Home » Specialized workforce is needed as cryptography and blockchain courses enter universities

Specialized workforce is needed as cryptography and blockchain courses enter universities

It should come as no surprise that the need for candidates specializing in digital currency and blockchain has become more evident than ever. This could be attributed to the fact that major companies are advertising jobs for candidates with expertise in alternative payments and emerging technologies.

For example, global software giant Apple recently announced plans to hire a new business development manager with alternative payment experience. Other leading companies, such as PayPal, Venmo and Tesla, have also been looking for talent with experience in blockchain and digital currency.

Universities are increasing blockchain and crypto courses

Several colleges and universities offer specialized courses to help students better understand the blockchain ecosystem. For example, the director of X-Labs and Berkeley Blockchain Xcelerator, Jocelyn Weber, told Cointelegraph that there is a growing demand for talent in this field, and noted that the University of California at Berkeley seeks to support the workforce. of the future. As such, UC Berkeley will likely continue to expand its offerings in blockchain technology courses:

“UC Berkeley has been offering blockchain courses for over five years on a variety of topics and in a variety of formats and lengths. The most recent offering by Sutardja Center for Entrepreneurship was ‘Building with Blockchain for Web 3.0,’ in which Parity Technologies provided support, along with other protocols. ”

Weber explained that UC Berkeley’s Building with Blockchain for Web 3.0 course allowed students to learn the business skills and techniques needed to launch their own startup blockchain and present it to the judges on a demonstration day. Parity Technologies, the company behind Polkadot, helped design the course curriculum and has even advised students hoping to launch their own startup.

According to Weber, courses that include initiatives such as start-up creation are one of the ways UC Berkeley strives to incorporate the latest technologies and developments into its courses. “This gives our students the tools they need to enter the workforce with the most relevant knowledge,” he said.

In addition to UC Berkeley, the University of Wyoming is also becoming a blockchain access point for education. Steven Lupien, director of the Blockchain and Digital Innovation Center at the University of Wyoming, told Cointelegraph that UW has introduced a minor blockchain into its curriculum:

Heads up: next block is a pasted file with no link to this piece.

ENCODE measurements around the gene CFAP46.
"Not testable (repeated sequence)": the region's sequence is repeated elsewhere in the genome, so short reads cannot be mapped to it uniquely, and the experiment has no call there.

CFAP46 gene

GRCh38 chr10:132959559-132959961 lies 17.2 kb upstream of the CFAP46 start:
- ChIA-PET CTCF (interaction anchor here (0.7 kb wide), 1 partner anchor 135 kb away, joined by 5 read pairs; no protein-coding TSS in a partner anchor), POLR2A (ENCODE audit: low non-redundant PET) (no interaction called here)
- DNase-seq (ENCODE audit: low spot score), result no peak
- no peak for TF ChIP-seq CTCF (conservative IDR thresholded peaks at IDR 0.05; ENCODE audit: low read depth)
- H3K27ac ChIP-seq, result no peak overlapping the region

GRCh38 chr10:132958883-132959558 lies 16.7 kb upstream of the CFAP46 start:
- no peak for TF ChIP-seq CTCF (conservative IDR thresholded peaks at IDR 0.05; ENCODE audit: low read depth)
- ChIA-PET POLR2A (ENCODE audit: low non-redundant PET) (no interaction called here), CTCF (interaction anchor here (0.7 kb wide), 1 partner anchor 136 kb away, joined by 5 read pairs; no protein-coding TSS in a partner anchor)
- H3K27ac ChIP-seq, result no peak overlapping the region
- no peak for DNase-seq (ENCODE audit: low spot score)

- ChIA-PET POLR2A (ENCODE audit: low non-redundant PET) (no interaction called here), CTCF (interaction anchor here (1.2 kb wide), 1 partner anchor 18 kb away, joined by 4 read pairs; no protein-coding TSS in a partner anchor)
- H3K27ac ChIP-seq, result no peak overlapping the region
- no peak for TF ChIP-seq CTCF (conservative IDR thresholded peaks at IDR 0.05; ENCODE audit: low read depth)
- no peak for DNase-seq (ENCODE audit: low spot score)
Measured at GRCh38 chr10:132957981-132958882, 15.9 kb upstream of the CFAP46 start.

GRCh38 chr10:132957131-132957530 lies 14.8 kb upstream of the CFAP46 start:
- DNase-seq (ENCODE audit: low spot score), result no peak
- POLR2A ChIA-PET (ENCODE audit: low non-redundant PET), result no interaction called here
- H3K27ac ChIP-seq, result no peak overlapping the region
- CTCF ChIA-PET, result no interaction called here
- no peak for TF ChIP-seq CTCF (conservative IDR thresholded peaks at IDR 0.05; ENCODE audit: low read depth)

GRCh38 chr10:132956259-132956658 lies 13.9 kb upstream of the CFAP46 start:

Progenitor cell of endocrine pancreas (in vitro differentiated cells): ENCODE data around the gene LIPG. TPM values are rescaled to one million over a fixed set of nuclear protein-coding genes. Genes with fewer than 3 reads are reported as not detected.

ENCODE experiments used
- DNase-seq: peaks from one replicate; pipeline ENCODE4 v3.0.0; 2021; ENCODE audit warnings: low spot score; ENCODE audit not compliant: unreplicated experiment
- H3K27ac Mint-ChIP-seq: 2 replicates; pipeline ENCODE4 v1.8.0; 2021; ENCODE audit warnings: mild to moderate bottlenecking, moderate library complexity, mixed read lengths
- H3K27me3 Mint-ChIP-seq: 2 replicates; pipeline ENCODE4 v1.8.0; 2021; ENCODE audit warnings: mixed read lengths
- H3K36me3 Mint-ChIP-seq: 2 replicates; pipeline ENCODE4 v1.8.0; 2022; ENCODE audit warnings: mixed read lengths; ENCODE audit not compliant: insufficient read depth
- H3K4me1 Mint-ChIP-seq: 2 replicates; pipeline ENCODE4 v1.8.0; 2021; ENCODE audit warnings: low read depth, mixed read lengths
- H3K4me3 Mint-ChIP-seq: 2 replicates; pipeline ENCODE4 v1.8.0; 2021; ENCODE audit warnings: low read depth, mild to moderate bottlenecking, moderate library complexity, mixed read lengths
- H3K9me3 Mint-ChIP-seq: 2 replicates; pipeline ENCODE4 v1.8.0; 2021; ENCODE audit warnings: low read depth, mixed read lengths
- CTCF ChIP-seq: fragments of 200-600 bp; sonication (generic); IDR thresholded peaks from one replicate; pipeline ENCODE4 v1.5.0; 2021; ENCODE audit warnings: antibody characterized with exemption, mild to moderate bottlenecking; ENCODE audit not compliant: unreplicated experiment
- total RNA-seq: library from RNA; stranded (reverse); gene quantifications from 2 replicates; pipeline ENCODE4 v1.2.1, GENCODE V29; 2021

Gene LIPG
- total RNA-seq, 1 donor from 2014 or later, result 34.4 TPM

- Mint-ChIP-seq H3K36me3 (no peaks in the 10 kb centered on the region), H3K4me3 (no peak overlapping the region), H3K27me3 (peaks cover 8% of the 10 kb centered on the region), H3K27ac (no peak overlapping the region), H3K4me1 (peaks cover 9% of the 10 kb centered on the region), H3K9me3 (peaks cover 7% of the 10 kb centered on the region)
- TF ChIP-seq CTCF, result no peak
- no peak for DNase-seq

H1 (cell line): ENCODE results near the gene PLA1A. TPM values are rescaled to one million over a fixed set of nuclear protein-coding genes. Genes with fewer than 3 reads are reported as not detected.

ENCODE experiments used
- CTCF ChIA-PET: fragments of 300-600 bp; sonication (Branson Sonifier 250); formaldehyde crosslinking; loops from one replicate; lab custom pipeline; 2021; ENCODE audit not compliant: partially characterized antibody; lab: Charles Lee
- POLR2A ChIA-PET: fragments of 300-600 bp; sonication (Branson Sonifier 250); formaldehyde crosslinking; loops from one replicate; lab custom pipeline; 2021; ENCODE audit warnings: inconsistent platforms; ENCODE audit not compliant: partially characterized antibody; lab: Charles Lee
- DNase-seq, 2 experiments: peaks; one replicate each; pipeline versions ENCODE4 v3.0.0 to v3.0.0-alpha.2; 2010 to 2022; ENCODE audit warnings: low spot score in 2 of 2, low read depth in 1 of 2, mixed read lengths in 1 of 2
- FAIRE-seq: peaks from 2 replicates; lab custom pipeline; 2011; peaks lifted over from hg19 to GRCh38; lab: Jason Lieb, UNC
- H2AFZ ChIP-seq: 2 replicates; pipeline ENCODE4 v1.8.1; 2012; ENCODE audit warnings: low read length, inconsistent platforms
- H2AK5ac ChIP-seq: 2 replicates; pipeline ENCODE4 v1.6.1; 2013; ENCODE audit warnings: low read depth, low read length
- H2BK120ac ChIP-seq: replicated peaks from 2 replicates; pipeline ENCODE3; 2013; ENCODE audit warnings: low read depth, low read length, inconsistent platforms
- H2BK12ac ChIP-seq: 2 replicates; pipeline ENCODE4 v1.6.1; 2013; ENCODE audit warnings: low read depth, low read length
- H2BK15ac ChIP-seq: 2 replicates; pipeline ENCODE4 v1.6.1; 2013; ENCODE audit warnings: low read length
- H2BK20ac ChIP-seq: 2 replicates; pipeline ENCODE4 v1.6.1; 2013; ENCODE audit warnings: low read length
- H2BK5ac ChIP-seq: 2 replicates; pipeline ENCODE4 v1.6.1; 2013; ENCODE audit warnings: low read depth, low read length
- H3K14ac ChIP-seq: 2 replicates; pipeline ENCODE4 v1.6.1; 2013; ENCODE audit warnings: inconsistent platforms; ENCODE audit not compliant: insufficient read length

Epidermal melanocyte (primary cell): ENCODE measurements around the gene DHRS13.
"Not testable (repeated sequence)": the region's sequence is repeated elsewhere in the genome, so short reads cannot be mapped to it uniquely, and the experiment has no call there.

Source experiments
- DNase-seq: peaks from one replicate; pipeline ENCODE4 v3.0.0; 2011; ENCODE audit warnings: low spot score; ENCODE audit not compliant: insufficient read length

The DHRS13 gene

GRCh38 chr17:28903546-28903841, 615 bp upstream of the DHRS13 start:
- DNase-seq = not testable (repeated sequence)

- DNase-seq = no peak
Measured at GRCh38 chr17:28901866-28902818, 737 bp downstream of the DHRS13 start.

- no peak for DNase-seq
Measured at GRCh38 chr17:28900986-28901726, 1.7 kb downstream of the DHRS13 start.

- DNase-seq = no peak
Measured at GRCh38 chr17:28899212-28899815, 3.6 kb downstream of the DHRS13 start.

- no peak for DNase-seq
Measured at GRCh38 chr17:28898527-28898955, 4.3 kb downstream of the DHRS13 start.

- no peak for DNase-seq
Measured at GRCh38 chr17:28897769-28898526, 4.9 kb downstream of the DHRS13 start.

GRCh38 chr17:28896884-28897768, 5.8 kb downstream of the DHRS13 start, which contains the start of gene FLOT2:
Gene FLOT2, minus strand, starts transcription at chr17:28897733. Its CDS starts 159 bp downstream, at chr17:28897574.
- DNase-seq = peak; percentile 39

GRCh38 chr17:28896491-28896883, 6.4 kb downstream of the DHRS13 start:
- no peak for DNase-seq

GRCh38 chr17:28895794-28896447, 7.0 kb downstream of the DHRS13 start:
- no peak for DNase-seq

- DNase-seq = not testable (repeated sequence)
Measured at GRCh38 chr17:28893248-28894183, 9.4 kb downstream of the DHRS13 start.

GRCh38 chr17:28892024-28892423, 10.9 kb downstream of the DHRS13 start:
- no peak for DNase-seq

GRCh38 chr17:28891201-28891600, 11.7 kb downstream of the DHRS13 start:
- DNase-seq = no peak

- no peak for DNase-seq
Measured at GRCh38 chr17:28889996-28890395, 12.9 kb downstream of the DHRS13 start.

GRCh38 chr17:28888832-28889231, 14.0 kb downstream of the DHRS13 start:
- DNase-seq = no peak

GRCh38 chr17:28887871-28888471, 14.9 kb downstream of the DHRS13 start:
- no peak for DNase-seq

“This is an interdisciplinary minor available to students at our Faculty of Business, Engineering and Applied Sciences, Agricultural and Natural Resources and School of Energy Resources. The University has also launched the Blockchain and Digital Innovation Center to help students academic units with teacher training, course design and to work with external stakeholders of the university «.

Lupien is aware of the impact that digital assets are having on companies. He noted that it is the responsibility of educational leaders to prepare students to become productive members of the working community. “It’s important for them to understand this technology and its applied use cases and how it will affect their future,” Lupien said.

It is also worth noting that students are also offered courses focused on financial education around digital currency. More recently, Electric Coin Company, the company behind digital currency Zcash (ZEC), partnered with Bronx Community College on a pilot program called “Crypto in Context,” which specializes in understanding digital currency in the world. real.

Andre Serrano, strategic alliance at Electric Coin Company, told Cointelegraph that some of the industry’s most successful products are built and used by people who have already benefited from the current financial system. However, Serrano mentioned that “Crypto in Context” was created with the premise that others can learn and build alongside the communities that have been most affected by the failures of the current status quo: